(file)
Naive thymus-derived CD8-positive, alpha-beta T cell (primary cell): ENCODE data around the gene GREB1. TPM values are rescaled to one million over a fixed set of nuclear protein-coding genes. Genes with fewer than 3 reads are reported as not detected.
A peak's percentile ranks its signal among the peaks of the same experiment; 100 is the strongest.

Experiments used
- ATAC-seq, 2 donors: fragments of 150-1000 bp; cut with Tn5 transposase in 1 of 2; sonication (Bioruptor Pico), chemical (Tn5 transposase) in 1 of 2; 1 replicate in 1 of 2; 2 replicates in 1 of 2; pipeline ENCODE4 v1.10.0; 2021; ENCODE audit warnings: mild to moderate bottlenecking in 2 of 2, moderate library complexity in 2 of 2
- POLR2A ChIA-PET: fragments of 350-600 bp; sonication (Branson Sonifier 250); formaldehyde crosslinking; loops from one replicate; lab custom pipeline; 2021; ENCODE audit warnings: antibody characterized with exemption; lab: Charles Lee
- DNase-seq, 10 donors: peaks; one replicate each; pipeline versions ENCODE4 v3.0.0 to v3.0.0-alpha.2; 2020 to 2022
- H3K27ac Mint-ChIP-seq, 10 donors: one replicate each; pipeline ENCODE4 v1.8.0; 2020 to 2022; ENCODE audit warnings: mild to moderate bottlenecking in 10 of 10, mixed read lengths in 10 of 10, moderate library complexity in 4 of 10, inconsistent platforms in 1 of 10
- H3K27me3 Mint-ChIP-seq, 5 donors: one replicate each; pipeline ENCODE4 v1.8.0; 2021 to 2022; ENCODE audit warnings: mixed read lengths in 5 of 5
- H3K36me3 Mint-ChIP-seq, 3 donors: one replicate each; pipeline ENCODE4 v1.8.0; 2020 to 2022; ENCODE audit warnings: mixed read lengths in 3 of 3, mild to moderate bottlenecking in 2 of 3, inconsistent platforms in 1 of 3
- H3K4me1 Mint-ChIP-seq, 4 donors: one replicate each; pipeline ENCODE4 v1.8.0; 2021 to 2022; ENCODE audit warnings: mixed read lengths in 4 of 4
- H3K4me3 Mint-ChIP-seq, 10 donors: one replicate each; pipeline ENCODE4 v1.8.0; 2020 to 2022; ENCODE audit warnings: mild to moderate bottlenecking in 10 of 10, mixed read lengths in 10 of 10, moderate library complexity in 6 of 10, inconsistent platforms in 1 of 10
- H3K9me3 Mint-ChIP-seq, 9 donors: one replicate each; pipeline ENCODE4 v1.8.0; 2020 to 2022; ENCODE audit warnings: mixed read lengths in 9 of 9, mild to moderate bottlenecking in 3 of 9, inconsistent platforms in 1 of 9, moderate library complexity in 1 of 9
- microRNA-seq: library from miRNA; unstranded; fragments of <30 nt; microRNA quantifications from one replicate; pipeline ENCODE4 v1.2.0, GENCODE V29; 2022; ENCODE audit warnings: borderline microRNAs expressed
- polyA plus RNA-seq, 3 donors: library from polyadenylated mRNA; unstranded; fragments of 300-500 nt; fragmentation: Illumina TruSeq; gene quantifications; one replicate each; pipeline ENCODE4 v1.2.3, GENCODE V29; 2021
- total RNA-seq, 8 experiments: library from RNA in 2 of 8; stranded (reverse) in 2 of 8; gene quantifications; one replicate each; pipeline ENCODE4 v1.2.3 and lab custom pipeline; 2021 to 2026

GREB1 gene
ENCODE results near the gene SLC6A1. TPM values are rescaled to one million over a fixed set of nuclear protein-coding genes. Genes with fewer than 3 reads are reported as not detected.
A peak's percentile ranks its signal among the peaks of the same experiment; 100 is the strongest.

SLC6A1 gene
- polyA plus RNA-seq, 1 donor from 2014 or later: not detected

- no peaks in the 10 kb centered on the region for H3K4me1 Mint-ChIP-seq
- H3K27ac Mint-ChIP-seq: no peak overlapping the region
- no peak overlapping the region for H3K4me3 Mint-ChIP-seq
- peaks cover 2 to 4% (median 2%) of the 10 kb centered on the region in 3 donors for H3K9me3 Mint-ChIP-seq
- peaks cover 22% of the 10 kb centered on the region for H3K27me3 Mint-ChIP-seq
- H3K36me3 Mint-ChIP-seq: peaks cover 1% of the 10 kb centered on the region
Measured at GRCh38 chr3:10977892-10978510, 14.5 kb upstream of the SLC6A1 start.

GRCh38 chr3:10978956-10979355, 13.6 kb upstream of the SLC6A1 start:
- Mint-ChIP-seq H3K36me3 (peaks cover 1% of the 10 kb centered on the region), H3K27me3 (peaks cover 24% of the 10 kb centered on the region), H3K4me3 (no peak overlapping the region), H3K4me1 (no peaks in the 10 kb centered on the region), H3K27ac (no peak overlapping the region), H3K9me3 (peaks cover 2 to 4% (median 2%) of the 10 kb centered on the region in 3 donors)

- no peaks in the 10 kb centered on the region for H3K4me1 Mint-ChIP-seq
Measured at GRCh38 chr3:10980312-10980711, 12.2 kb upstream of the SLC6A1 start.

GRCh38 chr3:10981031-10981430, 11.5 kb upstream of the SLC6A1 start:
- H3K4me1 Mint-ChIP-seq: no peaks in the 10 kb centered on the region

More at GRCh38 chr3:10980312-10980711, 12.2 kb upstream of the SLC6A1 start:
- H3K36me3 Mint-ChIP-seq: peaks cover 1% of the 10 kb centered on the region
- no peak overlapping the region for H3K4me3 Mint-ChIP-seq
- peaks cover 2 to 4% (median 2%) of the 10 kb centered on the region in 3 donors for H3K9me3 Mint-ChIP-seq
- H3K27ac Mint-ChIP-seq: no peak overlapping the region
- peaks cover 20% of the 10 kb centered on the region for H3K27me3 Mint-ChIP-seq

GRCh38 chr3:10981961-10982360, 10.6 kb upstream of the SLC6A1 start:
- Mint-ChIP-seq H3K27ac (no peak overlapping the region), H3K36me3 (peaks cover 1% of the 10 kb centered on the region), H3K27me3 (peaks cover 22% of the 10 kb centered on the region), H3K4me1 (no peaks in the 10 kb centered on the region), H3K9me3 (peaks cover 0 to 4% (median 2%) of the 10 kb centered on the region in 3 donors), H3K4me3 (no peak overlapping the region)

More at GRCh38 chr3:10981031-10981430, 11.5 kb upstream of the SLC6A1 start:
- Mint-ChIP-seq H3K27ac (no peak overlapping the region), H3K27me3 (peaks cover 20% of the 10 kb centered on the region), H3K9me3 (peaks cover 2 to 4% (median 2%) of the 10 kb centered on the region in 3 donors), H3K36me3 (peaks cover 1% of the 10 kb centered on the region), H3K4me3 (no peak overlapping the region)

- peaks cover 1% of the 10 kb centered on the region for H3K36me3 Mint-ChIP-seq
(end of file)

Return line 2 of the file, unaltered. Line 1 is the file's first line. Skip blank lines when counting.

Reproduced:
A peak's percentile ranks its signal among the peaks of the same experiment; 100 is the strongest.